Greetings, Fellow Baby Boomer.
You and I have traveled halfway across the known Universe for the opportunity to experience this, the final season of our lives. No need to worry – we’re not alone. Seventy seven million other Boomers are here to provide us with every level of support imaginable. And should we deplete those resources, there are an additional six billion on call. The only stipulation is we have to ask.
I want to also congratulate us on our impressive survival skills. Born between 1946-64 we’ve already survived:
The Bay of Pigs invasion, The Cold War, The Hungarian revolt, The Algerian War, The Arab-Israeli War, Zanzibar Rebellion, The Mau – Mau Uprising, The Ethiopian/Somali Border War, The Congolese Civil War, The Sudanese Civil War, The Angolan War of Independence, The Cypriot War, The Palestinian/Lebanese Civil War, The Argentina Revolt, The Burmese Guerilla War, The French Indochina War, The Vietnam War, The Korean War, Hukbalkahap Rebellion, Indonesian Wars, Laotian Civil War, Sino-Indian Border Dispute, Malay Jungle Wars, Achinese Rebellion, Desert Storm, Shock & Awe, Operation Enduring Freedom and Chicken Pox.
We’ve suffered through the assassinations of John and Bobby Kennedy, Martin Luther King, Jr., and Malcolm X. We even endured the pointless murder of John Lennon. Imagine.
We’ve also spent somewhere between 50-100,000 hours in front of a cathode ray tube, absorbing God-knows-how-much of the electromagnetic spectrum and, surprisingly, we can both still remember where we live and how to spell our names. Come to think of it, “when I think back on all the crap we learned in high school it’s a wonder we can think at all.”
But, come on . . . admit it, there were perks: the music, oral contraceptives, Freedom-of-Information Act, Civil rights Act, Americans with Disability Act, and the end of military conscription to name a few.
Now there are but two challenges remaining, two tiny speed bumps on the great road of life: aging and dying.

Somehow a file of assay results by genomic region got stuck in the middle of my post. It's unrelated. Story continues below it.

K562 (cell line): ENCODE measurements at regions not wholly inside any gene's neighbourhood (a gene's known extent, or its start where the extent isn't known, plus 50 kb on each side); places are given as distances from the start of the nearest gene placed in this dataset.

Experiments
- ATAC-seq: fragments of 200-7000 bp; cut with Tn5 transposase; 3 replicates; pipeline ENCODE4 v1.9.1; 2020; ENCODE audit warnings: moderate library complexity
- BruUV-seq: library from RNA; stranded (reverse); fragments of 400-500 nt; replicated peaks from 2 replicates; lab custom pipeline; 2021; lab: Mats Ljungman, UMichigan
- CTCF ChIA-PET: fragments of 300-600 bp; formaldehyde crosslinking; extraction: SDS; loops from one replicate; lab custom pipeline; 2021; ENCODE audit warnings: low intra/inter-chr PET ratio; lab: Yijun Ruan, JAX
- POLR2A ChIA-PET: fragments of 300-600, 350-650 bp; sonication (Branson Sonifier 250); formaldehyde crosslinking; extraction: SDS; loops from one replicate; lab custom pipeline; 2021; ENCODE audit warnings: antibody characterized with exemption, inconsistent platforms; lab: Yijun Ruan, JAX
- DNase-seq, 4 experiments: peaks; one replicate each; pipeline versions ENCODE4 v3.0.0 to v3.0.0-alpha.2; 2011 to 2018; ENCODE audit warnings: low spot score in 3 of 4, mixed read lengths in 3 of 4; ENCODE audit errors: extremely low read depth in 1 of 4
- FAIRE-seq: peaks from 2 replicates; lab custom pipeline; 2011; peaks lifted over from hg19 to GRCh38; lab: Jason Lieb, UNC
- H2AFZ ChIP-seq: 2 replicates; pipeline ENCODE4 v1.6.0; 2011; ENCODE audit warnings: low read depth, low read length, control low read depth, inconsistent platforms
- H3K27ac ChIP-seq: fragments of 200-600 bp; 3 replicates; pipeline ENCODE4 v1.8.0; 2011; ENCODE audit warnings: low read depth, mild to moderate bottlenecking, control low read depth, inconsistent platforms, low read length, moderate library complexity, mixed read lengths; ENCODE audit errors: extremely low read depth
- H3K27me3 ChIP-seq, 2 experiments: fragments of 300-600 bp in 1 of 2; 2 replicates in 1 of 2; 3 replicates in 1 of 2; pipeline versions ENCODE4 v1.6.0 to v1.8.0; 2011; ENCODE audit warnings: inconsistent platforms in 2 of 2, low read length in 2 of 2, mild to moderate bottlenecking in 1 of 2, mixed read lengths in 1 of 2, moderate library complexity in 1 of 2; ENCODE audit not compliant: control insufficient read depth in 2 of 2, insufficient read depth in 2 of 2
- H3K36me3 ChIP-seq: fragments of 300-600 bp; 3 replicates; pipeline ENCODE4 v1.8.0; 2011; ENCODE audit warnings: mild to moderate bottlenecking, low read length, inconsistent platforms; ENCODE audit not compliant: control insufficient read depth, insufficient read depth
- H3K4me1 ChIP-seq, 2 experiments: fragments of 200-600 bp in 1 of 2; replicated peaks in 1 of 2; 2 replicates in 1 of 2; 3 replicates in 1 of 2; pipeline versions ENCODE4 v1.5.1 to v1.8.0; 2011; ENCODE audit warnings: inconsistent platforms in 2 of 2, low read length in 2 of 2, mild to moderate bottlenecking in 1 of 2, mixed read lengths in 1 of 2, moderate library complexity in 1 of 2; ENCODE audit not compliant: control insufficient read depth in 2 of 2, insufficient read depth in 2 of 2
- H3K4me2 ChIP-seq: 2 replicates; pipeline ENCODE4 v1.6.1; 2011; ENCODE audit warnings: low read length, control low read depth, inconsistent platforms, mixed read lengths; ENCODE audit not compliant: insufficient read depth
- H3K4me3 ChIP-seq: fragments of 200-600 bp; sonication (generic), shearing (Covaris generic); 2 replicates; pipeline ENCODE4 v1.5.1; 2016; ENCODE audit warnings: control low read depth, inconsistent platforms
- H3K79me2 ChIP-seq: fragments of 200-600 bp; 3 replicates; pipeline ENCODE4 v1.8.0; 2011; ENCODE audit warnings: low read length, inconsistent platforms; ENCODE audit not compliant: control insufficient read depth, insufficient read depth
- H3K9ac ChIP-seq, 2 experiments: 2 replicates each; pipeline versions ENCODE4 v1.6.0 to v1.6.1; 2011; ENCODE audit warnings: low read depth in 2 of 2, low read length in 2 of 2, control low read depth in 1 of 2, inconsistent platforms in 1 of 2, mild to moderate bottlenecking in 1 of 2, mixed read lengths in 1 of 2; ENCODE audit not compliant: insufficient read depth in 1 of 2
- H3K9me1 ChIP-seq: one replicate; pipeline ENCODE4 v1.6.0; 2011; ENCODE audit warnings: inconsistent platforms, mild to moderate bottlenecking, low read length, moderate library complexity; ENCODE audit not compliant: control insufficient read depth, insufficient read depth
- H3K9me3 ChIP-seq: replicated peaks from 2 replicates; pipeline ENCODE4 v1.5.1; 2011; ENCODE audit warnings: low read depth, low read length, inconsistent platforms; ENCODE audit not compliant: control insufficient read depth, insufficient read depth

Unfortunately, there’s not much I can do about the second of these, so we’ll focus on the first.
I recently spent five weeks in a skilled nursing facility (nursing home). The administrators from the assisted living facility where I’ve been a resident for 3.5 years, arranged for the rehab with the idea that the muscles in my legs – after 15 years in a wheelchair – needed a tune-up.
They were right.
To date, I’ve had Parkinson’s for 19 years, about 15 of those in and out of a wheelchair. And here’s the problem . . . Our leg muscles atrophy if they’re not used on a regular basis. Once they’ve gone into a state of prolonged senescence, it’s a bugger to get them to work again. (Someone once said, “If I’d known I was going to live this long, I’d have taken better care of myself.”)
Well, long story short, my legs don’t work so well these days. As a matter of fact, they don’t work at all. Ergo my sabbatical at Lehigh Center in Mucangie, Pennsylvania.
I’d like to report to you that the rehab was successful and I’ve already signed up for two iron-man triathlons. I’d like is the operative term here. The truth is that my legs are unlikely to ever work at full capacity again, but even a small gain would make me happy.
Using the last 100 years as our baseline, social demographers have a pretty good handle on the 77,000,000 of us that are moving like a massive glacier toward any and every thing in its path.
Yes, Baby, we’re the Boomers, rockin’ and rollin’ our way through Clintonian bubbles, the near collapse of the US banking system, the constant threat of nuclear conflagration, the Fall of the Wall in Berlin and a global safari for Alan “Al” Qaeda.
And we ain’t dyin’, not until we’re damn-well ready.
Peace, Martin Bayne